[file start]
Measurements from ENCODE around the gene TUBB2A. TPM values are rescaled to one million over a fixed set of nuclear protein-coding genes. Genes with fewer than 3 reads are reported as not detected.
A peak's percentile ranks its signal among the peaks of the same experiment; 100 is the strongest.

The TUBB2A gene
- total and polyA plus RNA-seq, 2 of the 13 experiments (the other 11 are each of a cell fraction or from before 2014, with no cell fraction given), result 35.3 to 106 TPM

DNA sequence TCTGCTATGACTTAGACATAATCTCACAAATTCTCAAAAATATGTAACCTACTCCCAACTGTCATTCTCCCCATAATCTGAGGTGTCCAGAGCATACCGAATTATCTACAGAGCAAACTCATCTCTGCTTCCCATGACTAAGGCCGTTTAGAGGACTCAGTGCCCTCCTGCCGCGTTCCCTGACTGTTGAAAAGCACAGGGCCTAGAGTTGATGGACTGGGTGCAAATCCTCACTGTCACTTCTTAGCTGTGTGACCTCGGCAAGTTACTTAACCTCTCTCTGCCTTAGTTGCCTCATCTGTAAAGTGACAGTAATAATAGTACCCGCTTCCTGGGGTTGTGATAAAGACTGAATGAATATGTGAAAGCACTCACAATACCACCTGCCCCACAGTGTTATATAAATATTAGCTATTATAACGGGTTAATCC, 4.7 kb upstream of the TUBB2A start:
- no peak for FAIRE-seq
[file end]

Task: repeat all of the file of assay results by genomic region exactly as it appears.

Measurements from ENCODE around the gene TUBB2A. TPM values are rescaled to one million over a fixed set of nuclear protein-coding genes. Genes with fewer than 3 reads are reported as not detected.
A peak's percentile ranks its signal among the peaks of the same experiment; 100 is the strongest.

The TUBB2A gene
- total and polyA plus RNA-seq, 2 of the 13 experiments (the other 11 are each of a cell fraction or from before 2014, with no cell fraction given), result 35.3 to 106 TPM

DNA sequence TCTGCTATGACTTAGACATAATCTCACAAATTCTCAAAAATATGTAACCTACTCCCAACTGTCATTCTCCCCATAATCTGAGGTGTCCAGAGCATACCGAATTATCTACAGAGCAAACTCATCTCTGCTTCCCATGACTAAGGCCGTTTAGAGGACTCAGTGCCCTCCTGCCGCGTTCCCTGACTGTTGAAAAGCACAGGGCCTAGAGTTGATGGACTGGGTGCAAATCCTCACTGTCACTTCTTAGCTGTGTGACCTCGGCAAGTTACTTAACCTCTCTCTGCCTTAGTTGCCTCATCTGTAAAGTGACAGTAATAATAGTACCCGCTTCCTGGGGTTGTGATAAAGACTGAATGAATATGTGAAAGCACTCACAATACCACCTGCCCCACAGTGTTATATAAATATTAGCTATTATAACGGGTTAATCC, 4.7 kb upstream of the TUBB2A start:
- no peak for FAIRE-seq